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Schlagwort: Shanghai

Während des Lockdowns in Shanghai laufen Robo-Dogs durch die Straßen und sagen den Leuten, dass sie wieder reingehen sollen

Außerdem fliegen Drohnen aus dem selben Grund durch die Gegend. Welcome to the future.

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Kurzfilm über eine Frau, die in Shanghai mit dem Fahrrad Styropor sammelt, um das später wieder zu verkaufen

Wo Guo Jie ist eine Wanderarbeiterin, die eigentlich aus dem ländlichen China kommt und in Shanghai ihren Lebensunterhalt damit verdient, Styroporkästen einzusammeln, um diese dann auf einem Fischgroßmarkt zu verkaufen. Da Styropor ein relativ leichtes Material ist, packt sie so viel davon auf ihr Fahrrad, dass sie gerade noch so den Blick nach vorne für sich frei hat.

My hometown is all farmland, there are no factories. During the winter there is nothing to do so people work elsewhere. Now everyone has left to go find work. No one farms anymore. It’s rare for me to get a chance to go home. Sometimes I don’t even go back once a year. When my son was younger, around 7 or 8 years old, I came home and he refused to call me ‘Mom’. He didn’t recognize me because I hadn’t been home for 3 years. I take each day as it comes. I haven’t thought too much about the future.

(Direktlink, via Kottke)

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Feuerwerk der Farben bei Tageslicht

Schon im August letzten Jahres hat der in New York lebende Feuerwerkskünstler Cai Guo-Qiang in Shangai am helllichten Tage dieses Feuerwerk der Farben abgefeuert: The Ninth Wave, realized on the riverfront of the Power Station of Art, Shanghai, China. Und so sehr mir dieses Holi-Zeug mittlerweile auf den Puffer geht… Das sieht schon geil aus.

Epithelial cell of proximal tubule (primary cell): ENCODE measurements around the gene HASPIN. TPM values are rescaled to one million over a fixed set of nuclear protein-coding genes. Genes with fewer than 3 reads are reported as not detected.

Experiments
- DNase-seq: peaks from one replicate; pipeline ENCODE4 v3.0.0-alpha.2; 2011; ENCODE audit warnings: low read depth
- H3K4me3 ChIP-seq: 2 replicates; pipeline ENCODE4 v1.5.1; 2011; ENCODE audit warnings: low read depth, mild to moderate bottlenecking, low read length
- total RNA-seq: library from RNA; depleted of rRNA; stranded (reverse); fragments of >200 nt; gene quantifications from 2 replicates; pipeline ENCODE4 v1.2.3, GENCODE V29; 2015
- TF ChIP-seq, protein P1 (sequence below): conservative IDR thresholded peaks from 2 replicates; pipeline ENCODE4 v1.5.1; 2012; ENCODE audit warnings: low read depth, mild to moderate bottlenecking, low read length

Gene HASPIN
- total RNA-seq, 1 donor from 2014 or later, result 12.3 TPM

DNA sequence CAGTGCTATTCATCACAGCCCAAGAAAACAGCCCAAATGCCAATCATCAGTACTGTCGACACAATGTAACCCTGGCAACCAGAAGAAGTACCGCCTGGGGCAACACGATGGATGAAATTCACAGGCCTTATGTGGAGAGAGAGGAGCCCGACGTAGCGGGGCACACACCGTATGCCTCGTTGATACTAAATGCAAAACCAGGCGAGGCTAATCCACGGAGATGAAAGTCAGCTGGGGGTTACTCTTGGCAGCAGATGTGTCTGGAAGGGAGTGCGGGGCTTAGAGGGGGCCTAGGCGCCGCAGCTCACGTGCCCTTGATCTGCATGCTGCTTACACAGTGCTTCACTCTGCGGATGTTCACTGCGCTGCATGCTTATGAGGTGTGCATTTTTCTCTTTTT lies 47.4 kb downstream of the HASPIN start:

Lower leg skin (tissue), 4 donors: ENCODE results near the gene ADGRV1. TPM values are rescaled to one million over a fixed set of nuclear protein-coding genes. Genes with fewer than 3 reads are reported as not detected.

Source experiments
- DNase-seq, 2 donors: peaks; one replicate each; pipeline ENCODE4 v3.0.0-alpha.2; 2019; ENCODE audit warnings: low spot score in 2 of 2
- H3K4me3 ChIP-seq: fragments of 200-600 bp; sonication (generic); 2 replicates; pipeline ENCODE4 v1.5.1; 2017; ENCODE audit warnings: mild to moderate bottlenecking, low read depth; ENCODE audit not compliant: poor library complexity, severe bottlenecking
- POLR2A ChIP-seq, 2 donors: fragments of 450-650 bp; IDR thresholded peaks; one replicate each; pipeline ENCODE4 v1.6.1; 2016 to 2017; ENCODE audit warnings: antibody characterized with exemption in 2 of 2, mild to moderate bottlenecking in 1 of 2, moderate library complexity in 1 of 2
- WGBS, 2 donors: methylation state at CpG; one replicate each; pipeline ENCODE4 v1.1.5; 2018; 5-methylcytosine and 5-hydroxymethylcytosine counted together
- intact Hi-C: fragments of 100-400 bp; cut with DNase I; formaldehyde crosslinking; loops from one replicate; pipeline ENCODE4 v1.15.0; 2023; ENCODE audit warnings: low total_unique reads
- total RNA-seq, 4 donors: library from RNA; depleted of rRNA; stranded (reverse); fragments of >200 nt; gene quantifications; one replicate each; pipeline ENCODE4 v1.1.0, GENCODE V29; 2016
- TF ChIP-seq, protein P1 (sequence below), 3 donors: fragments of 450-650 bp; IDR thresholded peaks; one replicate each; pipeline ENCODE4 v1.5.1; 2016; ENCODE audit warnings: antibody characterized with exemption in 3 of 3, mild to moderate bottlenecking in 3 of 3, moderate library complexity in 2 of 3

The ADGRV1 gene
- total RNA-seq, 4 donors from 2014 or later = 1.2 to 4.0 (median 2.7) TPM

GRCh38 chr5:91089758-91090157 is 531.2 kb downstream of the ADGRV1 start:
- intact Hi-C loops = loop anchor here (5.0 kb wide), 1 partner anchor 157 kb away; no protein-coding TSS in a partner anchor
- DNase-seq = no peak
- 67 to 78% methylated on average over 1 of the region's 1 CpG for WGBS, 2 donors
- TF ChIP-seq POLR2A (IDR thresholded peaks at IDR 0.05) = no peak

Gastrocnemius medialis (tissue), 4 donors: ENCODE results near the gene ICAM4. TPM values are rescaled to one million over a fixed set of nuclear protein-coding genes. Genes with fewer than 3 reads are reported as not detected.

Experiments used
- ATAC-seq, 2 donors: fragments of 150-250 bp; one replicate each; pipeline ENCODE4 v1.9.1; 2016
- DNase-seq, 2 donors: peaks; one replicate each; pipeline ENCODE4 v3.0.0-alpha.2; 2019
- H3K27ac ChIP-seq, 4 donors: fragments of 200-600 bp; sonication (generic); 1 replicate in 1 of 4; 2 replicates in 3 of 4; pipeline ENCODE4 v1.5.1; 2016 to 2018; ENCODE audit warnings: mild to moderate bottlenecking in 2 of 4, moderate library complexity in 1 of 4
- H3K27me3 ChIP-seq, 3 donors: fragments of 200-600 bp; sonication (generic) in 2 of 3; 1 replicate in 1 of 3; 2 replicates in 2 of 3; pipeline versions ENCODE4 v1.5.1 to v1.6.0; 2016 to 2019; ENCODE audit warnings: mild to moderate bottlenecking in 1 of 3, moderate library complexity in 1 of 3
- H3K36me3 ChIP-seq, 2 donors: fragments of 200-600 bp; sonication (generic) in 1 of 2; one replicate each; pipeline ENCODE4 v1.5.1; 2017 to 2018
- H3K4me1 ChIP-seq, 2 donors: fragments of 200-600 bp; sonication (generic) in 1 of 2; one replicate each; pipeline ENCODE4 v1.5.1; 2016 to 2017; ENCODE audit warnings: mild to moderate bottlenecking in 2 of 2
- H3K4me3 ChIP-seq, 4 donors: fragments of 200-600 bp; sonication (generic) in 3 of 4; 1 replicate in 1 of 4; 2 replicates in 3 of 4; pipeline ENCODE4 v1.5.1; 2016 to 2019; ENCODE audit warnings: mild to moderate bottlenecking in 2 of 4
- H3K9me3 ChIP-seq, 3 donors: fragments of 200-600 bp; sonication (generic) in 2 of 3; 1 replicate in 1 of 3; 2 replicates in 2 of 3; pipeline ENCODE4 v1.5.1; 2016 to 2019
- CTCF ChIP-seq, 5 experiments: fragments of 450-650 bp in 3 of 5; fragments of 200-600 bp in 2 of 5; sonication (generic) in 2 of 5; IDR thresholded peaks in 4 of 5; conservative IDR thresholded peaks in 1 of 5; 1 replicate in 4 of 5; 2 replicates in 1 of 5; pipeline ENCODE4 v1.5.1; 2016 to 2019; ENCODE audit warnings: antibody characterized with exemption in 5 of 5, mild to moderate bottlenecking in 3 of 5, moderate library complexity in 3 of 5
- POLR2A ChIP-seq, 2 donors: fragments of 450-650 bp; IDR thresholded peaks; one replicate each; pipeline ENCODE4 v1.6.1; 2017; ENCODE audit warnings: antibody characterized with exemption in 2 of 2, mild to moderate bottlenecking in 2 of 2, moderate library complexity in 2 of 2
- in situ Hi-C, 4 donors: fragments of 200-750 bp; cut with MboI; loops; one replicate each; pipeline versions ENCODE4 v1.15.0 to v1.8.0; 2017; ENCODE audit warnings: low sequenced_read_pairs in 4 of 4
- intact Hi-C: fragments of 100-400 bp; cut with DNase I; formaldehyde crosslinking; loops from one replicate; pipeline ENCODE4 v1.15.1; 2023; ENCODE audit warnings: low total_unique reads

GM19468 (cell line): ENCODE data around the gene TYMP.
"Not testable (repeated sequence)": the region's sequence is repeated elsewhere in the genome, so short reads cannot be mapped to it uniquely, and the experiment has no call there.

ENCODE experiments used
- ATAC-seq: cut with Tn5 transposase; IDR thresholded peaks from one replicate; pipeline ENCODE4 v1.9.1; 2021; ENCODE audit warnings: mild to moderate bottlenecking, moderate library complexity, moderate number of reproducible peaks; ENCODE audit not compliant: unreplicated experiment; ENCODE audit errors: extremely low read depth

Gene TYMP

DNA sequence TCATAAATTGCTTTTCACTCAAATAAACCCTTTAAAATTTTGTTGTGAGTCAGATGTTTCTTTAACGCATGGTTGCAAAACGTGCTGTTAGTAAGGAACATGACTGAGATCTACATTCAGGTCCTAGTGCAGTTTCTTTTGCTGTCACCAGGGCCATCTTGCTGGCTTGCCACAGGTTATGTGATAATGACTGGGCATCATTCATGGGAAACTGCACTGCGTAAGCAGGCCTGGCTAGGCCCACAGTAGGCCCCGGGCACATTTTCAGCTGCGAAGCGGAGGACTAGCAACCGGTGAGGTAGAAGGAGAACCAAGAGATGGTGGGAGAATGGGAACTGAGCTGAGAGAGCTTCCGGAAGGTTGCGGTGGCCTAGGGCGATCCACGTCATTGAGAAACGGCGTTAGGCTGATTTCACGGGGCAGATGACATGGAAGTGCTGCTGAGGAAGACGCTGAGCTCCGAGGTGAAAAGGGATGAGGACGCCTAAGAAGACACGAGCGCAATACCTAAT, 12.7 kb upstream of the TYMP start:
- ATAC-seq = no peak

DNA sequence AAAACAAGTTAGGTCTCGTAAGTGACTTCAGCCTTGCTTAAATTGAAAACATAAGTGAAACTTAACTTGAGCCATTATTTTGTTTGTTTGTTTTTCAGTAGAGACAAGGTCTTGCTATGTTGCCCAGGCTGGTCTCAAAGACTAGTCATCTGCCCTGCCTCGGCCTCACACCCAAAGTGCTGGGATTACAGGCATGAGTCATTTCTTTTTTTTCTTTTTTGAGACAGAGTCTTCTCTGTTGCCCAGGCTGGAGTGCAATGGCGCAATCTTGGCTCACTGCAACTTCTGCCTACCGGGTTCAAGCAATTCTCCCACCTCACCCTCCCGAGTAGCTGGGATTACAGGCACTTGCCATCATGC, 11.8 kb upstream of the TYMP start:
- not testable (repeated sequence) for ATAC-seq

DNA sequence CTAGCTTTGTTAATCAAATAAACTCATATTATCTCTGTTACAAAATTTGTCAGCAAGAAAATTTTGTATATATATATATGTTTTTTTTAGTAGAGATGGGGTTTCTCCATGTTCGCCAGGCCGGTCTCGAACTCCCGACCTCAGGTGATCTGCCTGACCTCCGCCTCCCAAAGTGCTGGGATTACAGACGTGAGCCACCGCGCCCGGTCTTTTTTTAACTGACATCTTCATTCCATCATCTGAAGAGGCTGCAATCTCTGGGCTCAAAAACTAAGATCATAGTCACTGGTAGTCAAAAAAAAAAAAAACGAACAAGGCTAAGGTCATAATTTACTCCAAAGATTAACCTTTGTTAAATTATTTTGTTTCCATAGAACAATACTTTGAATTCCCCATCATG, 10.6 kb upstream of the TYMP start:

Cai Guo-Qiang is a New York based artist and one of the furthermost celebrated contemporary artists originating from China. He is known for a remarkable new kind of fireworks spectacles which he calls “explosion events.” He has taken gunpowder, one of China’s Four Great Inventions and led the way in a new impressive form of art that is substantial and metaphorical. His fireworks represent nature, culture, life, and death.

Cai’s captivation with pyrotechnics had origins in weaponry and physics, evolving into an affinity with traditional Chinese brush painting. Thus the violent explosions are transformed into a tool of art, creating a masterpiece in the sky, a masterpiece that only has a short lifetime, and fades away. Cai’s daytime “explosion events,” intimates classical brush painting. Cai involves organic vegetable dyes as opposed to just gunpowder, the smoke from these “explosion events” gradually blurs in the air almost as ink from a brush stroke is absorbed by rice paper in traditional painting. His daylight skywriting signifies his deep traditionalism and his modernism all at once.

Cai’s work in front of the Power Station of Art in Shanghai, China is eight minutes of colors filing the sky, in a ritualistically sincere elucidation of the ‘death of nature’. The show personifies the natural world with remembrance, looking back on the past and the transitory nature of time through a display of colorful smoke. The smoke fades away until nothing is left, no reminiscence of the beauty that once was, just like everything that exists in nature.



Cai-Guo-Qiang-Elegy-Explosion-Event-The-Ninth-Wave-at-Huangpu-riverfront-of-the-Power-Station-of-Art-Shanghai-China-2-880x425 Cai-Guo-Qiang-Elegy-Explosion-Event-The-Ninth-Wave-at-Huangpu-riverfront-of-the-Power-Station-of-Art-Shanghai-China-12-880x587

(Fotos mit freundlicher Genehmigung von Public Delivery)

(Direktlink, via this isn’t happiness)

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